"Ammonia does not stay in the atmosphere very long in its gaseous form," Auvermann said. "Unless it reacts with other gases to form fine particles, it's gone from the air within a few hours to a few days. And we don't see much of the fine particles around here that would suggest otherwise."
Casey and Parker aggregated hydrogen sulfide field data for the reporting process. Their research shows emission rates for hydrogen sulfide are lower during dry weather conditions and higher in wet conditions. On average, they are three times lower than ammonia concentrations approaching the minimum detection levels by sophisticated equipment.
"Hydrogen sulfide is not currently classified as a hazardous air pollutant by EPA; it is primarily of local and of minor regional concern," Casey said. "The regulation of hydrogen sulfide varies from state to state."
Concentrations measured at the center of a commercial Panhandle feed yard were substantially below the Texas regulatory threshold for the property boundary during the majority of the two-year monitoring period, he said. And concentrations at the boundary were considerably less than those measured at the center of the yard.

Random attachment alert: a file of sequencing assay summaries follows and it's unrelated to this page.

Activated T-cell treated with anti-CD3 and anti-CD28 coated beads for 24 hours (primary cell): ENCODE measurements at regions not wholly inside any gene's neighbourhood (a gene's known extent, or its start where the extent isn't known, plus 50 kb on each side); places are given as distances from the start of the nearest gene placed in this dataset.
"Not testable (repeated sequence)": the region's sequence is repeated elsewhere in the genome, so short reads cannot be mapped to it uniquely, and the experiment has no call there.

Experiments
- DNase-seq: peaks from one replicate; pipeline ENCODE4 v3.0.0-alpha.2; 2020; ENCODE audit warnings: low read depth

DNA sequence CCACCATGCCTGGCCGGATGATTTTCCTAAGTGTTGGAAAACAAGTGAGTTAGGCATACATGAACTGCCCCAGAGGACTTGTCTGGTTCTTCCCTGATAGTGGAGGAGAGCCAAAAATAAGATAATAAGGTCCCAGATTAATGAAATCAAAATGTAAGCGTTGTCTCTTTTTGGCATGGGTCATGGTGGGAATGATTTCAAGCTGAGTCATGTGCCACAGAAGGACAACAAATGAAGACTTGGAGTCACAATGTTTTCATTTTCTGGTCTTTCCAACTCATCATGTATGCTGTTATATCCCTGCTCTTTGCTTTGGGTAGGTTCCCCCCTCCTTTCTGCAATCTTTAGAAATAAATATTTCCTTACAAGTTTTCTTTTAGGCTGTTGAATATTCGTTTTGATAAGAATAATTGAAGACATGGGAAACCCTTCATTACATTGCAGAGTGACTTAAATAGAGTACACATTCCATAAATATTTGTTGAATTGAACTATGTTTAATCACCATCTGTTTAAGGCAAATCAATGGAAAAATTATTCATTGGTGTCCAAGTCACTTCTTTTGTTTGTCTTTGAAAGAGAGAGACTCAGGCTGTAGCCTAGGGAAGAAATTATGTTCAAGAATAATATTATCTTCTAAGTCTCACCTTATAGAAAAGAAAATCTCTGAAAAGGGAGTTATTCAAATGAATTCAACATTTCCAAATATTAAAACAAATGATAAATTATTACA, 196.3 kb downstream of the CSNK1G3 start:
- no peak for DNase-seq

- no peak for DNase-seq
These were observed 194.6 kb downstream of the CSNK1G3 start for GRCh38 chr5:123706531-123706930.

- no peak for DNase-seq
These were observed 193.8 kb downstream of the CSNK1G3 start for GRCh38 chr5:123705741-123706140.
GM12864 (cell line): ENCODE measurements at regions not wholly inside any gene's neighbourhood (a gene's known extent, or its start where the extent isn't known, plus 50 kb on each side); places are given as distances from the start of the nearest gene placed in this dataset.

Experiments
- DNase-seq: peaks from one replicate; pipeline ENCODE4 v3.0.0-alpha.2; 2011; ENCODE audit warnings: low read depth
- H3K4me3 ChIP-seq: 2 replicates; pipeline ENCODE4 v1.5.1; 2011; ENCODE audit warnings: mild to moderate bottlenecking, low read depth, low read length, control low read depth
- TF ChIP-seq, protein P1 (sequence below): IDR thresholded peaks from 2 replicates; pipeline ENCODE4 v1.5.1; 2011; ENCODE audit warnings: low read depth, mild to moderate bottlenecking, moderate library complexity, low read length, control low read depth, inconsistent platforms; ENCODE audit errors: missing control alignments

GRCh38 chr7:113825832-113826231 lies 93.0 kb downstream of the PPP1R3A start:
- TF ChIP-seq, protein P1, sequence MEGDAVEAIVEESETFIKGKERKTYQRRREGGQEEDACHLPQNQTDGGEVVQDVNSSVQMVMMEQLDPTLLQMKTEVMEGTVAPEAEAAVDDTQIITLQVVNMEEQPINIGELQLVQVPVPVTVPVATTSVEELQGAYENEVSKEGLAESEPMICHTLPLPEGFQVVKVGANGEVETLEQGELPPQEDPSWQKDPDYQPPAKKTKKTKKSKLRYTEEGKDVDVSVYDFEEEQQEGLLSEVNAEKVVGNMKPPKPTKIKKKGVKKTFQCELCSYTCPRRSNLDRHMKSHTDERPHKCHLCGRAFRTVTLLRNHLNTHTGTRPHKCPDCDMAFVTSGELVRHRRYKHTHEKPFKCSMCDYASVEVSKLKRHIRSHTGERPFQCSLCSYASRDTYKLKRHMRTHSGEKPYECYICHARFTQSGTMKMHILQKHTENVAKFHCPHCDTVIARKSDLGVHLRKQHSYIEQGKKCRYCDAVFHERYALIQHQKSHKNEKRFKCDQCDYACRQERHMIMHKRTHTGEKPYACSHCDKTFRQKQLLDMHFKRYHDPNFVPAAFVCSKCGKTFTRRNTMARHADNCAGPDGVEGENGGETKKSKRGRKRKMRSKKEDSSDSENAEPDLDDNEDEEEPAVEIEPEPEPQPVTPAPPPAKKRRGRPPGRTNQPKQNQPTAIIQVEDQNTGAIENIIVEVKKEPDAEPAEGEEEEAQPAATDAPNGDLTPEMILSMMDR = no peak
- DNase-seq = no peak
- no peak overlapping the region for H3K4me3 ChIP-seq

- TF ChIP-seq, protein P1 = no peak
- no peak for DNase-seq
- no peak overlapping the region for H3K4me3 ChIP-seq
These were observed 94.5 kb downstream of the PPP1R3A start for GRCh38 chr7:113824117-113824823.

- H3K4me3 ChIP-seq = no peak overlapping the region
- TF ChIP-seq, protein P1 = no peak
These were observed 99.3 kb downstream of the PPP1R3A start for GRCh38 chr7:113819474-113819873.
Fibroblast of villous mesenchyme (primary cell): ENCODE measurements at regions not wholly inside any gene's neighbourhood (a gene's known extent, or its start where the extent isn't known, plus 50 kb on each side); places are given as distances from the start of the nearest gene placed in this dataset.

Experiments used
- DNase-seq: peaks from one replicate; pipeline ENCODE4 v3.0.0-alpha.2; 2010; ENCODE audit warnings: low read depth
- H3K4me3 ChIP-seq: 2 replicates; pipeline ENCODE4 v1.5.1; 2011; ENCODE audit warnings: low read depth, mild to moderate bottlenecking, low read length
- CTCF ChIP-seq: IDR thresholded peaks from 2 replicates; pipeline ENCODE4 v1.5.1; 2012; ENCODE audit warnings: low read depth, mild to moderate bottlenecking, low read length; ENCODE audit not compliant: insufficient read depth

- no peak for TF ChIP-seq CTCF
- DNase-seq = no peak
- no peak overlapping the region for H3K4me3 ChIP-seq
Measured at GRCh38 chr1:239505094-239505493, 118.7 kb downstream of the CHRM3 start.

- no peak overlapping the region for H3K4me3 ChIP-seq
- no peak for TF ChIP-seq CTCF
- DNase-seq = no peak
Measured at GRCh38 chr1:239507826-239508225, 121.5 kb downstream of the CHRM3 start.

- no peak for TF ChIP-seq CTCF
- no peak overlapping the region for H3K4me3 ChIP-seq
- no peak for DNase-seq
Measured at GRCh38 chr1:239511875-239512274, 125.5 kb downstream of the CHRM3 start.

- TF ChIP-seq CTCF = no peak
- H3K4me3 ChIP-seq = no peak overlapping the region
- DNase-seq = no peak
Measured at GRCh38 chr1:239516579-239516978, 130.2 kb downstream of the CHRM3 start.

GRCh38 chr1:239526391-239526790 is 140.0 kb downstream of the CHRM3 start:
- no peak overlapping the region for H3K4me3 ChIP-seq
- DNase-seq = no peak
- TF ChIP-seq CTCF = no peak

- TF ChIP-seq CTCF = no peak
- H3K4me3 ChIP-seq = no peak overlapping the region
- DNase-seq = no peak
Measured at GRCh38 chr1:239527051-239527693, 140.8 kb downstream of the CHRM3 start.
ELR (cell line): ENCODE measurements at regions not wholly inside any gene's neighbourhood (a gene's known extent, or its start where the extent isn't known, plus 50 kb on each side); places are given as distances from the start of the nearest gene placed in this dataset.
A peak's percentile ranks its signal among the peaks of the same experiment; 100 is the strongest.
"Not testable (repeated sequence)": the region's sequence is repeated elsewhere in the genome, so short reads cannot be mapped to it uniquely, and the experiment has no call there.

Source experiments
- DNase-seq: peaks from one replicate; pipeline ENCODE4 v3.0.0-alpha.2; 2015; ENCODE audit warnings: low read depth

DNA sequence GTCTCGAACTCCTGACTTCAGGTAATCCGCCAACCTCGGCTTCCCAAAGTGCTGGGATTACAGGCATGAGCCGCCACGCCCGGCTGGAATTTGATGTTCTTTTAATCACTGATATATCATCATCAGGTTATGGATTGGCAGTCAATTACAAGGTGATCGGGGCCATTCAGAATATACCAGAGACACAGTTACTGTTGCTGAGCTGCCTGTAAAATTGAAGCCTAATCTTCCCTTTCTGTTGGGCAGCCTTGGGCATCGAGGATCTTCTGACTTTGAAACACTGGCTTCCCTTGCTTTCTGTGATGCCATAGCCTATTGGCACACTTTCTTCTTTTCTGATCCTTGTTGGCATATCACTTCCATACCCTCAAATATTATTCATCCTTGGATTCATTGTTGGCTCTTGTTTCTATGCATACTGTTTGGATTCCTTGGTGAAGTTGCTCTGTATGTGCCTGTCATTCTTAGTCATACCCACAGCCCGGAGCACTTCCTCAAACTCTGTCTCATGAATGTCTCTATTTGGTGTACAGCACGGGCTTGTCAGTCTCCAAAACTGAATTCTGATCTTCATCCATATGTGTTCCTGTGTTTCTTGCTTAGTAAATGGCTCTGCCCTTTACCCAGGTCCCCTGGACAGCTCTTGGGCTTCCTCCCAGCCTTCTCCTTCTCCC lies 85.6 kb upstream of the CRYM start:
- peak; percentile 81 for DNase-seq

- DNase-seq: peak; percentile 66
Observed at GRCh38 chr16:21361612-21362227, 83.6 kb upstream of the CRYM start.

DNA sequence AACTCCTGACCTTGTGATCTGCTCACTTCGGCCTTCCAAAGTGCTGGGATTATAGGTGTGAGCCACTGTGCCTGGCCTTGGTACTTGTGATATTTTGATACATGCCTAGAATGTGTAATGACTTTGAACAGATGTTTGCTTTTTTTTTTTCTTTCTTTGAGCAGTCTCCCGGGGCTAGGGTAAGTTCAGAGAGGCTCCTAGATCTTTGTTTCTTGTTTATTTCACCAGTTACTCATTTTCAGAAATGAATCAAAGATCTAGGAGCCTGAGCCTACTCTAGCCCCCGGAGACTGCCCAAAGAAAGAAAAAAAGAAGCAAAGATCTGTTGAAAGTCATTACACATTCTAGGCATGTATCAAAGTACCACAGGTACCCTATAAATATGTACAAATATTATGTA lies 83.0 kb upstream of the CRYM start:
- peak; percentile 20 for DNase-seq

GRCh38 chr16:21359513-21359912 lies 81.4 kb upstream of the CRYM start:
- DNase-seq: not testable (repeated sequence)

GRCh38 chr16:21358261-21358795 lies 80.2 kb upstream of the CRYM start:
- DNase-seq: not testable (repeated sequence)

"What these researchers have found is that both ammonia and hydrogen sulfide represent exceedingly low concentrations over relatively large emitting surfaces and long time scales," Sweeten said. "The annual emission numbers can add up to the low threshold values of reporting that EPA just set, but they do not reach levels of general public concern."
Weinheimer said with the quick response of the research group, the National Cattlemen's Beef Association was able to send out "reporting packets" to feed yards in early January and conduct a Webinar on Jan. 15 to explain the requirements to its members.
"From day one, this project has been founded on solid
|Contact: Dr. John Sweeten|
Texas A&M AgriLife Communications